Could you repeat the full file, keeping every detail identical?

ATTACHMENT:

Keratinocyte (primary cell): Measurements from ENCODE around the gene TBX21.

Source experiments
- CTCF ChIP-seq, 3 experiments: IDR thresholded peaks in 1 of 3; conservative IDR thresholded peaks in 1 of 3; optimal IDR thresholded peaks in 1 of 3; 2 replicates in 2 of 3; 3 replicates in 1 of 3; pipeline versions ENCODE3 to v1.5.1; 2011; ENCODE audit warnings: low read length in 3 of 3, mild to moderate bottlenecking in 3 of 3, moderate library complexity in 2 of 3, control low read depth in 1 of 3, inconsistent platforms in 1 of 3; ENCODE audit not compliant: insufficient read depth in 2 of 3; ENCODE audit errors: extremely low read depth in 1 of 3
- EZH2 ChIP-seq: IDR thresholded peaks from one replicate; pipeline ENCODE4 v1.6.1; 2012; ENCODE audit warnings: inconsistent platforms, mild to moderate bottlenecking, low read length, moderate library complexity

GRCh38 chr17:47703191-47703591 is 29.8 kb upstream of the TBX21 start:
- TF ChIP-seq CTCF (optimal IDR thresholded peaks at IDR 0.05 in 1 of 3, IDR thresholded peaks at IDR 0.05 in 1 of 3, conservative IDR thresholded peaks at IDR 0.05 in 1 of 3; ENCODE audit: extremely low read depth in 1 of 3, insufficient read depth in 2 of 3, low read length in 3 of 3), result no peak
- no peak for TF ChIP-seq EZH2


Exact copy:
Keratinocyte (primary cell): Measurements from ENCODE around the gene TBX21.

Source experiments
- CTCF ChIP-seq, 3 experiments: IDR thresholded peaks in 1 of 3; conservative IDR thresholded peaks in 1 of 3; optimal IDR thresholded peaks in 1 of 3; 2 replicates in 2 of 3; 3 replicates in 1 of 3; pipeline versions ENCODE3 to v1.5.1; 2011; ENCODE audit warnings: low read length in 3 of 3, mild to moderate bottlenecking in 3 of 3, moderate library complexity in 2 of 3, control low read depth in 1 of 3, inconsistent platforms in 1 of 3; ENCODE audit not compliant: insufficient read depth in 2 of 3; ENCODE audit errors: extremely low read depth in 1 of 3
- EZH2 ChIP-seq: IDR thresholded peaks from one replicate; pipeline ENCODE4 v1.6.1; 2012; ENCODE audit warnings: inconsistent platforms, mild to moderate bottlenecking, low read length, moderate library complexity

GRCh38 chr17:47703191-47703591 is 29.8 kb upstream of the TBX21 start:
- TF ChIP-seq CTCF (optimal IDR thresholded peaks at IDR 0.05 in 1 of 3, IDR thresholded peaks at IDR 0.05 in 1 of 3, conservative IDR thresholded peaks at IDR 0.05 in 1 of 3; ENCODE audit: extremely low read depth in 1 of 3, insufficient read depth in 2 of 3, low read length in 3 of 3), result no peak
- no peak for TF ChIP-seq EZH2